A smoky underground club teeming with enchanting figures moving silkily with the rise and fall of soaring Arabian music.
Salon La La promises to transport audiences to another time and place.
Co-creator Jordan Galliott said the show aims to teach North Queenslanders about Egyptian and fusion belly dance, using laughter as a gateway to an exotic world.
“For most people in regional North Queensland belly dance is just an idea or something that doesn’t actually exist,” said Jordan.
“Initially Salon La La started out quite sombre, but we soon realised that we needed to be really engaging to introduce new audiences to belly dance. In response, we’ve created something really punchy and hilarious but still filled with high quality dance because we feel a strong responsibility to do so.”
Salon La La boasts a cast of globally recognised dancers – Xaeda Raqasa, Alice Knox, Cara Griffin and Jordan Galliott – along with Townsville locals Em Lea Coppola and Natasha Enright. The show’s host is charming bearded lady, Pene Incognito.
“Pene is going to (probably quite rudely) guide everyone through a few different styles of belly dance,” says Jordan.
“Belly dance itself is an umbrella term, so the range of what is performed is actually quite large. We get go on this little geographical tour when we’re performing.”
Jordan and her collaborators respectfully blend the traditional roots of dance from the Middle East, North Africa, Hellas and Turkey with their own contemporary reinterpretations.
“Belly dance definitely has a pre-exiting container that we operate within,” says Jordan.
“As Western women using an Arab dance form, we are guests so we don’t alter the substance of it.”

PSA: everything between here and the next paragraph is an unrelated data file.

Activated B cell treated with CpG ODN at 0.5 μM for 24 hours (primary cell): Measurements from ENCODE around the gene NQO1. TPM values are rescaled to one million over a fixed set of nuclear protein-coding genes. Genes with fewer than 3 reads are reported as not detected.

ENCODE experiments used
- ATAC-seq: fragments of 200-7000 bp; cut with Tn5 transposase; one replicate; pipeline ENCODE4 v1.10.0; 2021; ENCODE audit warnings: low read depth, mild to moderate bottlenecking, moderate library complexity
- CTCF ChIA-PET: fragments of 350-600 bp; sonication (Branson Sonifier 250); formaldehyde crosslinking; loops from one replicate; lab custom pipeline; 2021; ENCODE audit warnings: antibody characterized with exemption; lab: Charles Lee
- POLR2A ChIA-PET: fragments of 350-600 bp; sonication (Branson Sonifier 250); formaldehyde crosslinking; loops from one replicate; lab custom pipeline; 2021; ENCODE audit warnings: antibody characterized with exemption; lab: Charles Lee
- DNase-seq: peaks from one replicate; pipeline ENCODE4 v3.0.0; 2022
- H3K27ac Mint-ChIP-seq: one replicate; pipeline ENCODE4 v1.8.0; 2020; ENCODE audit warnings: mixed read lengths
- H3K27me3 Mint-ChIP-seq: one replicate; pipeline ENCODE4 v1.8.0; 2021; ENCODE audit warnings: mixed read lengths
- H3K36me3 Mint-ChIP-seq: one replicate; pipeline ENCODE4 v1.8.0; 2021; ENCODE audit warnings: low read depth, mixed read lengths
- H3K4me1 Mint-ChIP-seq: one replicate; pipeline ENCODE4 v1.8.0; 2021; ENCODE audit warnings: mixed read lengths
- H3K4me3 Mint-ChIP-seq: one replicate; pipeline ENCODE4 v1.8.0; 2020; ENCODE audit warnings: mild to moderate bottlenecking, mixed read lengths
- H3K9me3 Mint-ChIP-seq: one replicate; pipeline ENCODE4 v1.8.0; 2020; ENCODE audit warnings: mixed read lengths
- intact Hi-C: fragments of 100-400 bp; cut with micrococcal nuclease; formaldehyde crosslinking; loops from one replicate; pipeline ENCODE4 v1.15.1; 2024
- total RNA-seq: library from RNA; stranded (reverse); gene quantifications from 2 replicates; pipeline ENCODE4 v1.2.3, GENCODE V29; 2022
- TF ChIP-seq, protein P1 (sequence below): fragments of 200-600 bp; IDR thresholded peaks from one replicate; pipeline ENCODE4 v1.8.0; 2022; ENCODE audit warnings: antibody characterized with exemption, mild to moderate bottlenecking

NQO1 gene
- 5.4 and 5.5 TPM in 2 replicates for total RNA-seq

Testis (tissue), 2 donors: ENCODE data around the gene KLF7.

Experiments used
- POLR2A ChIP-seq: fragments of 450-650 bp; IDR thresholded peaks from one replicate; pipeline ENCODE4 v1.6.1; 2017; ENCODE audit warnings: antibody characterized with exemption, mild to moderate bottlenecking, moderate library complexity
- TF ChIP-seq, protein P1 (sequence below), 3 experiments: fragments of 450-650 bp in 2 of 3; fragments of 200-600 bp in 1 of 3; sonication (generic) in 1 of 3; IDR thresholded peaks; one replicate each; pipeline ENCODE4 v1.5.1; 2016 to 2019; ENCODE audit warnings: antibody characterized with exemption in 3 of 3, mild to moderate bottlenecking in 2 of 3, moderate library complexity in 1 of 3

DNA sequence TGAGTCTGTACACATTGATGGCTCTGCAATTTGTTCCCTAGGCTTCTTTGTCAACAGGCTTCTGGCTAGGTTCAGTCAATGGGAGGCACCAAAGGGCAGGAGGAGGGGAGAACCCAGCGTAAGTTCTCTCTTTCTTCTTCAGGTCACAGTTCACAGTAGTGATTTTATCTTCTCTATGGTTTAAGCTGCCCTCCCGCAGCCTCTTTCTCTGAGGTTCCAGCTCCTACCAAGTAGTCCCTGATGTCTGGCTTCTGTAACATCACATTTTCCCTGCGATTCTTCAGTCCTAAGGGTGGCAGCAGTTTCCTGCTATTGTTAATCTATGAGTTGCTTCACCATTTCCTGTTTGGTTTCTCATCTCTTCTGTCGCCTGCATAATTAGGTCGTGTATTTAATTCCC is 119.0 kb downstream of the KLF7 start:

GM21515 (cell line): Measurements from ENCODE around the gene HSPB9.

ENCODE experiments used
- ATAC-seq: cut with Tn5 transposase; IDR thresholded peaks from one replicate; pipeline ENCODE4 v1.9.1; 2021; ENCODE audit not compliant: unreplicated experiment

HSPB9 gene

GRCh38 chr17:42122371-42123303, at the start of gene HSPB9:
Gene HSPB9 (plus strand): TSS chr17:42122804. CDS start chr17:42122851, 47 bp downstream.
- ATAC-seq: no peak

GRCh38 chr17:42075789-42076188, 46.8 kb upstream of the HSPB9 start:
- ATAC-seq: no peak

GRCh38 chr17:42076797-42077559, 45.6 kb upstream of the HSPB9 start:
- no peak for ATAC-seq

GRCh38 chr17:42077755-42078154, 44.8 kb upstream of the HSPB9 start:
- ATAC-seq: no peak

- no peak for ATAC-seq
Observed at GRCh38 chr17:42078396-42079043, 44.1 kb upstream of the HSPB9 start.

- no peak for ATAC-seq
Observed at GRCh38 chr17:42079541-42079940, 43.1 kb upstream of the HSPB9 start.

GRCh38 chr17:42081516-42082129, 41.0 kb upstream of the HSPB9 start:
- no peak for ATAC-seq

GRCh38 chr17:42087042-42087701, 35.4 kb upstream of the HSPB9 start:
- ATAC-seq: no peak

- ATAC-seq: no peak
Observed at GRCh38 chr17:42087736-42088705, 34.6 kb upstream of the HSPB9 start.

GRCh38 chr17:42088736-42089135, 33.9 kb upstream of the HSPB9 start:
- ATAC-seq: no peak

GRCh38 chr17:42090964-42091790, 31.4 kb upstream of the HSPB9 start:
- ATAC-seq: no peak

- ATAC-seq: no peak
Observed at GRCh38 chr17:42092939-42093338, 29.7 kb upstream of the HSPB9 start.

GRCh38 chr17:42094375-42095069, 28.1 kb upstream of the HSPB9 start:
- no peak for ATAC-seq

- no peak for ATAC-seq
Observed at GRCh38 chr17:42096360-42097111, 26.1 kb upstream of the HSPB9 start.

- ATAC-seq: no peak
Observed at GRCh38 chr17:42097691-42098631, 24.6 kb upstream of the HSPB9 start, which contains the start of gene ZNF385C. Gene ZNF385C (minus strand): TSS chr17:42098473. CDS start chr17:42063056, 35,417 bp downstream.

“As Western women using an Arab dance form, we are guests so we don’t alter the substance of it. But there are fusion styles that have been adapted to offer more freedom. I think they’re sometimes even more of a fantasy of what belly dance is, but understanding where the lineage of movements and where each one fits within this spectrum of what constitutes belly dance, helps to keep it appropriate.
“We leave dancers of origin to contemporise the dance, and as guests we push forward in a way that makes sense.”
While Salon La La saw its official debut at the North Australian Festival of Arts in 2021, this year’s performances will be bigger and better.
“We ran last year and had sold out before the shows, but it was during that three-day lockdown and we had to send over half of the tickets back and run at less than 50% capacity,” Jordan says.
“So technically it’s had its fledgling flight but where this will be its first full operation.”
Salon La La is supported by Dancenorth Australia’s Four Walls and a Floor program.
Catch Salon La La at the North Australian Festival of the Arts 2022.